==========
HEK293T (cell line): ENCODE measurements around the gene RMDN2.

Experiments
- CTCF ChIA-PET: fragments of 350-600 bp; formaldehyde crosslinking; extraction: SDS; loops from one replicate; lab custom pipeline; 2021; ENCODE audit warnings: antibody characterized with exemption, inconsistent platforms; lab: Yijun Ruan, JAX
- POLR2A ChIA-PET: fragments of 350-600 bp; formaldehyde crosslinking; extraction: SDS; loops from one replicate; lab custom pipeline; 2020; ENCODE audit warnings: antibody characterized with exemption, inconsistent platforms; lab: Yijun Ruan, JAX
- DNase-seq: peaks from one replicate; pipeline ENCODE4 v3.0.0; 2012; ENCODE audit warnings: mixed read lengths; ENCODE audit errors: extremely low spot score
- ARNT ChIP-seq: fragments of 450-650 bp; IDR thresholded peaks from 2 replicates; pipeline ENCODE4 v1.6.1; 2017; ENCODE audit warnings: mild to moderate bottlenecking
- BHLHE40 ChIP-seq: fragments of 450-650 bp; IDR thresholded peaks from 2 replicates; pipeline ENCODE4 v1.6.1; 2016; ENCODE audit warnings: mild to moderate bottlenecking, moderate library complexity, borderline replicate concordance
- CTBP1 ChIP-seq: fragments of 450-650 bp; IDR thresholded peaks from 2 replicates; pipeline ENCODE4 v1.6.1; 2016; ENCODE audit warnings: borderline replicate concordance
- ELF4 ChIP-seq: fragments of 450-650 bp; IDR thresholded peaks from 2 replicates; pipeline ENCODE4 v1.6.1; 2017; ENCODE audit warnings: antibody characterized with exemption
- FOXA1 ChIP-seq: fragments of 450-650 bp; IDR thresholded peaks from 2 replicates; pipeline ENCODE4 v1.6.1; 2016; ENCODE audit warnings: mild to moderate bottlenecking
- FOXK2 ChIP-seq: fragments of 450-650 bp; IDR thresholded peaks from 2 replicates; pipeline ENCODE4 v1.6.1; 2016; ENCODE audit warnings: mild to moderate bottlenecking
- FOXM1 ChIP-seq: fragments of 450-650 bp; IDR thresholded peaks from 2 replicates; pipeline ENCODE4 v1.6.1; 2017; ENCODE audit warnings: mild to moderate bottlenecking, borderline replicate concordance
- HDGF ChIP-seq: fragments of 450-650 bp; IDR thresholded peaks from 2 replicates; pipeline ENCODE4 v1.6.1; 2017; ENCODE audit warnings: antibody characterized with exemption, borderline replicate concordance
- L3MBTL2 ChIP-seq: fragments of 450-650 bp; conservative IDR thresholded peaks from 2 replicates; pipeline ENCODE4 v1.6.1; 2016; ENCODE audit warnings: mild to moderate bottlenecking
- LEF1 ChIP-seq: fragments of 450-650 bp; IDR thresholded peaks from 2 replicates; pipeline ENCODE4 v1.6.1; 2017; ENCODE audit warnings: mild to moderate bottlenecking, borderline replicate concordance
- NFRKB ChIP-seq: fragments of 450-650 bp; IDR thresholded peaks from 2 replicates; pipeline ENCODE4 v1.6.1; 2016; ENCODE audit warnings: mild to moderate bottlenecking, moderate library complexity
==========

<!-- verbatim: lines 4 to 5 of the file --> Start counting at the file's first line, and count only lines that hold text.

- POLR2A ChIA-PET: fragments of 350-600 bp; formaldehyde crosslinking; extraction: SDS; loops from one replicate; lab custom pipeline; 2020; ENCODE audit warnings: antibody characterized with exemption, inconsistent platforms; lab: Yijun Ruan, JAX
- DNase-seq: peaks from one replicate; pipeline ENCODE4 v3.0.0; 2012; ENCODE audit warnings: mixed read lengths; ENCODE audit errors: extremely low spot score